Two days ago lad came home from kindy proudly showing me the hole in his foot where it had been punctured by a rusty nail. It was fairly black but quite small. I cast my mind back to the first few months of his life and registered the memory of a nurse in London jabbing his podgy thigh with a tetnus jab. Satisfied, I pushed the rusty nail incident from my mind and got on with far more pressing matters like locating the twin who had separated herself from the turd filled nappy in the hallway.

Yesterday afternoon lad came to me sobbing and limping saying he couldn't put his foot down because his 'nail stab' hurt too much so this morning I found myself at 8.15am at the doctors' surgery with all three children. Within 3 minutes I was in danger of needing an appointment myself. While I tried to stop twin2 from manically smashing her fists on the fish tank in the waiting room, twin1 was calmly emptying the drinking water fountain onto the carpet. If an airport customs officer had been watching, my frantically darting eyes, inability to stand still and sweaty brow would have been enough to have him usher me to a cubicle and conduct a full body cavity search.

I always find the receptionists, doctors and nurses to be extremely forgiving of young children in our doctors' surgery but as we sat waiting in the nurses' station for a tetnus jab having visited the doctor, I started to cringe with apologetic embarrassment for the patients being treated. The screams of 'I don't like it' from twin1, questions from lad 'what is a jumbo jet made out of? what is the Internet?' and Picasso-like additions to the walls by twin2 were enough to worsen any patient's complaint.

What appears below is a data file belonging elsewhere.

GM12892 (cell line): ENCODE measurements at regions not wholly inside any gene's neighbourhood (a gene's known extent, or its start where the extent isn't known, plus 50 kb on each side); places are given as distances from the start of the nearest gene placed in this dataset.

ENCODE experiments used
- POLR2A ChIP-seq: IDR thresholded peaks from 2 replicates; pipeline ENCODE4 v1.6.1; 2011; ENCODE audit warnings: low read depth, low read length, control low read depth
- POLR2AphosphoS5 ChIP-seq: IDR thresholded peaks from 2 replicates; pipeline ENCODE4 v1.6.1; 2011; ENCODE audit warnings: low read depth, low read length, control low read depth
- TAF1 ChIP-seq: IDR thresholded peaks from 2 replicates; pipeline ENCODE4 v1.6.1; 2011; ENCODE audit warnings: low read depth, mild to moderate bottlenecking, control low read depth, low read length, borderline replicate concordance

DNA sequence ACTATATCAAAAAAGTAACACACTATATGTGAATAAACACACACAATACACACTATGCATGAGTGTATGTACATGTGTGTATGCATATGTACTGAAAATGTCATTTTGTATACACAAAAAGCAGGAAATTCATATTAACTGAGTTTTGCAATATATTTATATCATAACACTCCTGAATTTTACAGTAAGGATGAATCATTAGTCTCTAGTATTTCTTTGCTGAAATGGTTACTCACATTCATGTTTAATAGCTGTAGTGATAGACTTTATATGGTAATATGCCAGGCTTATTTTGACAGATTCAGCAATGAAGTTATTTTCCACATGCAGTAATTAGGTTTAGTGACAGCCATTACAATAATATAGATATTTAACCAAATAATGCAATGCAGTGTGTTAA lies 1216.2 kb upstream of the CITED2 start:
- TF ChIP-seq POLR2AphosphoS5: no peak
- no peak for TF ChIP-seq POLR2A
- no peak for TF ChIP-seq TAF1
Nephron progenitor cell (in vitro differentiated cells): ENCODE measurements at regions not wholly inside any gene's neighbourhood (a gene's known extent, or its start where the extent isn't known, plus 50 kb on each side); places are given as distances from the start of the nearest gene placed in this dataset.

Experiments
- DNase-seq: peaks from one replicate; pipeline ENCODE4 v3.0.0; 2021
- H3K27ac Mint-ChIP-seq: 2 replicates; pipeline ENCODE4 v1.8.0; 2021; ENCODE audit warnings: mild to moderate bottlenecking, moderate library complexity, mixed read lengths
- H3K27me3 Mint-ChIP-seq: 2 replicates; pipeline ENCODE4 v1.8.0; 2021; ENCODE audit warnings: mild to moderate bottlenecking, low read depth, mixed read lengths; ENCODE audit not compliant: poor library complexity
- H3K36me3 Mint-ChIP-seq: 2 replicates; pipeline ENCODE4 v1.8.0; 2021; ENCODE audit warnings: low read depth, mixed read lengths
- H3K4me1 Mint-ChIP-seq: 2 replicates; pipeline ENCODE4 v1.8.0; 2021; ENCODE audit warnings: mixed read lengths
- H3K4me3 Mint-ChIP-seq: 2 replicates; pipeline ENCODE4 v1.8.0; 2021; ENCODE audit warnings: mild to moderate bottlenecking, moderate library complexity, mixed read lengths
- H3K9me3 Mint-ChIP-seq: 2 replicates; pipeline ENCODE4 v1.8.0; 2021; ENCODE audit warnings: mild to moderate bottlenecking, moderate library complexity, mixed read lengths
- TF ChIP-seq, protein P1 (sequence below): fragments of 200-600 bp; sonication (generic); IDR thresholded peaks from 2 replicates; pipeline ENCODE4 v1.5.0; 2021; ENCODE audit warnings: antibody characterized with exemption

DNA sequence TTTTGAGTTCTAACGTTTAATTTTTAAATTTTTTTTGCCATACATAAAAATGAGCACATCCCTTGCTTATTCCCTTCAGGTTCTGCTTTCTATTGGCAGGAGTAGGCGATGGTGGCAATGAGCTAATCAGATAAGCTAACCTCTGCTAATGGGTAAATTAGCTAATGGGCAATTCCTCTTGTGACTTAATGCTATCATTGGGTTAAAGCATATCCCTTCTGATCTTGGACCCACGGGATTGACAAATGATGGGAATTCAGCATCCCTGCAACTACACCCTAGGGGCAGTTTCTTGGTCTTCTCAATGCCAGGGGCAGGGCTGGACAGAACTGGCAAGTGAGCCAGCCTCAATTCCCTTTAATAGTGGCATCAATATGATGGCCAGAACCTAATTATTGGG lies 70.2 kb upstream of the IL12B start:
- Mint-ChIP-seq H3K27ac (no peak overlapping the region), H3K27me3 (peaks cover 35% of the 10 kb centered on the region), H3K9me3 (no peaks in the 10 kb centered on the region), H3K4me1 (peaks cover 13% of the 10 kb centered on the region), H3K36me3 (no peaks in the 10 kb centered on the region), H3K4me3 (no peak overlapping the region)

At 9.05am I dropped the three of them off at kindy and wondered if they'd swap lad's antibiotics prescription for a bucket of valium.

Monday, 4 April 2011

Poor parenting techniques part 3

Different styles of discipline work with different children. It's all very well devising a 'supernanny' chain of consequences for poor behaviour but they have varying results depending on the temperament of your child.

For quite some time I struggled to find a way to get the lad to do what I was asking him as well as disciplining him when he'd done something wrong. Shutting him in his room enraged him. He would locate the toy capable of the worst level of destruction and thrash it against the walls, screaming at the top of his lungs. Enforcing a naughty step was tricky with the twins crawling all over the place. One day I tried the 'if you haven't brushed your teeth/turned off the TV/sat down at the table by the time I've counted to five then I'm going to take away your lego/Buzz Lightyear/favourite shoes.' It was an immediate winner. I thought it would probably only last a few weeks but it has been the number one form of getting the lad to do anything for a good year. He sometimes screams at me "don't count Mummy" but on the whole I have found the threat of confiscation to be a highly effective tool to bring about obedience. Not the most positive of parenting techniques but when needs must.....

As a result, the twins have learnt to count from an early age. On the downside, they can only count to 5 and they tend to shout with mounting volume and pregnant pauses between each number.